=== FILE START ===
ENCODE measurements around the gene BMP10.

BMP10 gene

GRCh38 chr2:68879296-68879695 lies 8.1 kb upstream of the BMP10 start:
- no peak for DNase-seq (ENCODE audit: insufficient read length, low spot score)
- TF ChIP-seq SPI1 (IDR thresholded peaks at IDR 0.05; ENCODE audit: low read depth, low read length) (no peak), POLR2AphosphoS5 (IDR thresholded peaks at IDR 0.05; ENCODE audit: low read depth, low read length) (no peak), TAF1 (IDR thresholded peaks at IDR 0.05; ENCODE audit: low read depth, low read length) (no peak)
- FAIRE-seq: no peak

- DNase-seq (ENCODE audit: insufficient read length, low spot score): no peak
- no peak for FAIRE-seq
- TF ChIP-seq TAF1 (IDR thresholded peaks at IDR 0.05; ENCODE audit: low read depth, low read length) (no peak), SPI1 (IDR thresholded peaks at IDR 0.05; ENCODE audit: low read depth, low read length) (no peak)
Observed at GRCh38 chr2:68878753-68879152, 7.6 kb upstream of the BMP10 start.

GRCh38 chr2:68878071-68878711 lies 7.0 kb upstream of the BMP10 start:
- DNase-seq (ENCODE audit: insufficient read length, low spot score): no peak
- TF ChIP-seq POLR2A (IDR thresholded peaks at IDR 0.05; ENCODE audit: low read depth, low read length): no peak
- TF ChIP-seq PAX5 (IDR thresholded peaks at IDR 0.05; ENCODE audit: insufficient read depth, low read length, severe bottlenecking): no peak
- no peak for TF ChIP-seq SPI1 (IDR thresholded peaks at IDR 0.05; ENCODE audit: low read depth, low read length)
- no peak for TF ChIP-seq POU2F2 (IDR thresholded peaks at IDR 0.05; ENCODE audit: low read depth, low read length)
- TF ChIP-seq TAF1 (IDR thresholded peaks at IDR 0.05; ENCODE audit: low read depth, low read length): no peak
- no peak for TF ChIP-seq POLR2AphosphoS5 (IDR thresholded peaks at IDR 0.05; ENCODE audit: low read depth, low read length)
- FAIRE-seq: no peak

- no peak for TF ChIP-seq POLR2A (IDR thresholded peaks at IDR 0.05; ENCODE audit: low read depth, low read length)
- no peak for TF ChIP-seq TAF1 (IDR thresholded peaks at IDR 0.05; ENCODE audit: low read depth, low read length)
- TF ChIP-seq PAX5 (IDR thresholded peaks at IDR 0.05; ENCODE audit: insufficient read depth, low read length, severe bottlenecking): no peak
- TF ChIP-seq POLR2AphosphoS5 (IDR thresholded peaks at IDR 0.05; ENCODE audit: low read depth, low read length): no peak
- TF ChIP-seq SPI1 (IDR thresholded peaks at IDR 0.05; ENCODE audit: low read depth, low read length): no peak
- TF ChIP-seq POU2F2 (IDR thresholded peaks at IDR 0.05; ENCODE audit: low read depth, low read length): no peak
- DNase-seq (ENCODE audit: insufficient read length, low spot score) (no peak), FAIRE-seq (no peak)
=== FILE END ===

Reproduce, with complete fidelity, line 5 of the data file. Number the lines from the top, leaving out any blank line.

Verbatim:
- TF ChIP-seq SPI1 (IDR thresholded peaks at IDR 0.05; ENCODE audit: low read depth, low read length) (no peak), POLR2AphosphoS5 (IDR thresholded peaks at IDR 0.05; ENCODE audit: low read depth, low read length) (no peak), TAF1 (IDR thresholded peaks at IDR 0.05; ENCODE audit: low read depth, low read length) (no peak)